There’s so much of this that’s non-canon now in the wake of Rebirth, but a good story no matter what continuity says. For anyone looking to learn more about Kyle Rayner and where he came from, this is the comic. Though Rayner starts out from humble origins (if you call drunkenly stumbling out of a bar “humble”), Ron Marz and Darryl Banks quickly get our hero into the swing of things. Over the course of just four issues, he gets his ring, creates his own unique costume, and gets into it with multiple supervillains, all of which would’ve taken him a year and a half in modern comics.


For much of Kyle Rayner’s career in the ’90s, Hal Jordan was something of an inscrutable figure. He was described as this incredible, legendary hero... but all he’d ever known was Parallax, the monster. But leading up to Green Lantern vol. 3 #100, writer Ron Marz changed all that by having Hal Jordan from the past wind up in Kyle’s present day. Over six issues we got to see both Green Lanterns not only interact with one another, but see how “good” Hal was treated by others in the superhero community. In the end, Hal is forced to go back to face his past, but this gave Kyle a “real” meeting with the man whose shoes he’d been filling.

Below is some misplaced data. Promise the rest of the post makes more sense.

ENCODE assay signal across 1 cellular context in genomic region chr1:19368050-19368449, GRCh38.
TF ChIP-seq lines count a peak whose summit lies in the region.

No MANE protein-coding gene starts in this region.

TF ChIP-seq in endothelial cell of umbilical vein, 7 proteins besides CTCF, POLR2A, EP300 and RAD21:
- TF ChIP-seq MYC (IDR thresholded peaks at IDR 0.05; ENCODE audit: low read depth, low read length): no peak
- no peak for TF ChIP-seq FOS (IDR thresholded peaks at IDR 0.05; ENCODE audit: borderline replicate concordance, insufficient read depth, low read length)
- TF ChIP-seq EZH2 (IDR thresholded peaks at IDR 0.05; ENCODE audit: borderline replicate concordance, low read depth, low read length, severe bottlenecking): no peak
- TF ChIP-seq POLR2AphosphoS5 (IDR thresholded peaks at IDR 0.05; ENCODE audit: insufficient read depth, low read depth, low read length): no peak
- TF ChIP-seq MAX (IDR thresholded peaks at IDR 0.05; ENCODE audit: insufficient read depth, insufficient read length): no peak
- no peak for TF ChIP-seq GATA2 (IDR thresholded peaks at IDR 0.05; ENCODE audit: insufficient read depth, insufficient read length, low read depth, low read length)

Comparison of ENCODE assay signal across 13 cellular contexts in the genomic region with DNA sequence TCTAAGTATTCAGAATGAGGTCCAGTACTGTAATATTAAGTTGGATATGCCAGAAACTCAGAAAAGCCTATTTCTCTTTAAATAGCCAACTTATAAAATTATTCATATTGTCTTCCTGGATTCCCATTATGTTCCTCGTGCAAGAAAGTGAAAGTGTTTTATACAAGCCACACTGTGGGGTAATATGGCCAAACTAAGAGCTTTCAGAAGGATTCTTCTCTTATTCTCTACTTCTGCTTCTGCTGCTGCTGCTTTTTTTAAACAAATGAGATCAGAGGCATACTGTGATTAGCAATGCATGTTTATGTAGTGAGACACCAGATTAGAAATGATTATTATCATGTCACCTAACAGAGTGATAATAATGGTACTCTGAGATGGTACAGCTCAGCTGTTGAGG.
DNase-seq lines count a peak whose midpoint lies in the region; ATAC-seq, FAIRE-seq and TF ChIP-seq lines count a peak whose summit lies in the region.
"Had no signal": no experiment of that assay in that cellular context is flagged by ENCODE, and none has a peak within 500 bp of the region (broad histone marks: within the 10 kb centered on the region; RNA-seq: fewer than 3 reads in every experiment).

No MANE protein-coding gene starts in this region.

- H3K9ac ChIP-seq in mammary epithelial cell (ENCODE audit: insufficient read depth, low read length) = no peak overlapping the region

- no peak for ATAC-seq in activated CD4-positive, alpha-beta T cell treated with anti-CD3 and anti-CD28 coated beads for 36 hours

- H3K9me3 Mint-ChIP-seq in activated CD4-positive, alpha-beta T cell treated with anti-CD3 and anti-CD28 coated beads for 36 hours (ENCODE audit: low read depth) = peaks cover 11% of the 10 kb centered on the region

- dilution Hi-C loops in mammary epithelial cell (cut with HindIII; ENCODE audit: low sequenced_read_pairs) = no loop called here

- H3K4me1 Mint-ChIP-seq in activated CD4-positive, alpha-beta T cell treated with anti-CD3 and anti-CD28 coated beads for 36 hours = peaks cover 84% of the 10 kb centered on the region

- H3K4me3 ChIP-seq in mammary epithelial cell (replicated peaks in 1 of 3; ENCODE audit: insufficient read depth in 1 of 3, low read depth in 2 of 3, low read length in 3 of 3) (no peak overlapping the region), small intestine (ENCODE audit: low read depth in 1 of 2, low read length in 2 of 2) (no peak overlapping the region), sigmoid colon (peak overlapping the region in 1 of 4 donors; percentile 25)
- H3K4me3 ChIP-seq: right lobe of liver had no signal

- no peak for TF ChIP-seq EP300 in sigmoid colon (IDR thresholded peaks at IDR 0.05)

When people think of Geoff Johns’ run on Green Lantern, they think of the biggest points of the series: Rebirth, Sinestro Corps War, and Blackest Night. What they often forget is that in between there are some strong stories which are crucial to the development of Hal Jordan in the post-Crisis era.

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Specifically, Johns’ rewrite of Jordan’s early years sees him seamlessly insert Atrocitus and the Blackest Night prophecy into that history, while also giving us a modern retelling of Hal and Sinestro’s first meeting. Though it occurs halfway into Johns’ run with the character, Secret Origin works as the perfect entry point for fans wanting to understand the Green Lantern mythology.